By RODNEY HO/ email@example.com, originally filed Wednesday, June 15, 2016
After season one of Fox's feel-good reality show "Home Free" concluded last summer, Fox executives felt they needed more fire power for its sophomore round.
Enter popular Heisman Trophy winner Tim Tebow. The competition show, set this season in a new development in Paulding County, added the football star as a co host with Mike Holmes, a tough-talking construction expert from Canada. The show returns Thursdays at 9 p.m. after "Bones."
Tebow, a University of Florida graduate, is no construction expert. His job was to keep the 11 contestants motivated as they built homes.
"I'm the skill," said Holmes on set in May. "Tim's the will." Holmes had no idea who he was. "I thought he was a hockey player!" he said. "I don't really care where he comes from. I only care if he's a good person. And that he is. He's pushing them in the right direction every day."
Last season, eight teams of two entered the show thinking only one couple would win a home. The twist: all eight did!
This year, the producers tweaked the concept. They cast 11 people willing to live in sparse quarters and construct 10 homes side by side from scratch for "heroes" they know and respect rather than for themselves. Going in, the contestants didn't realize every hero would get a dream home, rather than just one.
'We're being able to serve heroes, heroes that gave up their time, their energy, their money, their resources, even body parts," Tebow said in an interview on set in May. "And we're able to give these heroes a home. Then there are 11 competitors competing for their heroes. That's awesome. I can encourage them and push them beyond what they can accomplish for their heroes. That was a pretty cool match."
The heroes include war veterans, a woman who gave her kidney to someone she didn't even know and a single mom raising two kids while battling cancer. (I presume if they choose not to take the house, they'll win the cash equivalent.)
The participants aren't 100 percent altruistic. The last person standing does take home $100,000 for themselves.
"The contestants really don't seem to care about the money," Holmes said. "Your hero never gave up on you. You should never give up them."
One of the more colorful characters is James Thomason, a jovial 48-year-old landscaper from Talking Rock who also runs a beard products company. He said he's competing for his personal hero, his mother Betty Estes, who helped him get through his drug addiction when he was younger.
"Her prayers helped me have two successful businesses," Thomason said. "She doesn't have a nice home. She may not even have a home when I get back. She's been under a lot of financial stress. I want to help her out."
His wise-cracking ways are evident in the first episode. To a fellow contestant worried about her lack of construction knowledge, he cracked: "I got some advice for ya. You think it ain't goin' right, fake a seizure!"
Tebow, who is familiar with Atlanta because his sister lives here, said he's there for contestants when they need a lift, when they are frustrated, when they feel like quitting.
"If Tim Tebow is around,' Thomason said, "you've right done something stupid or you're getting a pep talk."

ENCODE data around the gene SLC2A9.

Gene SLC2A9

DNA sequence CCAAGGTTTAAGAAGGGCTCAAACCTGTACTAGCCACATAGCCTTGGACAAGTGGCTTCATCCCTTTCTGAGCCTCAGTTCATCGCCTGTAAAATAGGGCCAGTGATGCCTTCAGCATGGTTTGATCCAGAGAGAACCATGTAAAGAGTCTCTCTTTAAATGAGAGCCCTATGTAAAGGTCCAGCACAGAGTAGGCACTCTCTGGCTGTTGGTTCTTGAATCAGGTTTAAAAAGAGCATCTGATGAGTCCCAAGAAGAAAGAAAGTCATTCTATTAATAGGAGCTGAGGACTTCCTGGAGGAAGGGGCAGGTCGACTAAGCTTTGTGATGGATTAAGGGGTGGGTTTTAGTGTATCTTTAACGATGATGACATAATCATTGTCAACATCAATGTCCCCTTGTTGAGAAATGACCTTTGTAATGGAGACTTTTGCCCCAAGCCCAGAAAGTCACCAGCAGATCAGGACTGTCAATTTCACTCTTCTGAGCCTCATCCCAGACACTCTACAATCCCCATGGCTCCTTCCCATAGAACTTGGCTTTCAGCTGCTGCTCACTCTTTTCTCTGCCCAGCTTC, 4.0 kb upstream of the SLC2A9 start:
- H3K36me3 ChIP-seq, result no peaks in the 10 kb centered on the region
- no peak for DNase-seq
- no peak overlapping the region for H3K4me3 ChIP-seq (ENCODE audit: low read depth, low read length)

Holmes? "He runs this show just like I run my businesses. No BS whatsoever."
Tebow said his favorite moments were when the contestants presented the homes to their heroes. He admited to shed a tear or two. "It's amazing to be able to be part of changing someone's life by giving them a brand new home," he said.
Another big change from a year ago: all the homes are being built brand new from the ground up in a new development in Dallas where nobody was living. This enabled the show to plant itself in one place for more than two months.
"We're building an entire street from the ground up," Tebow said. "The houses are sweet!"
Last year, the show rehabbed existing homes in metro Atlanta neighborhoods, forcing the show to have to move the entire operation every week or so, an arduous logistical feat.
"We renovated one house at a time," Holmes said. "It was crazy. This time, we have a huge playing field. It's unbelievable how big it is."
And given all the open land, the show was able to do much bigger challenges. On the day I visited, two contestants were in heavy vehicles called skidders on a huge field crushing watermelons, soda bottles and plates in a way that would have made Gallagher jealous.
Realistically, the contestants only played a small role in building the homes. They aren't electricians, roofers or plumbers. That's where Paran Homes of Duluth came in with an assist from designer Veronica Valencia .
The neighborhood, called Oakleigh Pointe, will eventually have about 400 homes, said Keith Daniel, chief operating officer for Paran, who visited the set regularly while the "Home Free" houses were being built. "This gives us a real opportunity to showcase the neighborhood," Daniel said.
The building time was compressed, he said, from a typical 80 to 90 days down to about 60. But he said quality was not sacrificed. This simply meant putting in more shifts and having contractors coordinate tighter schedules.
"They've been a great partner," Holmes said."We're all here for a mission, for me to teach and give a hero a new home."
"Home Free," 9 p.m. Thursdays (starting June 16), Fox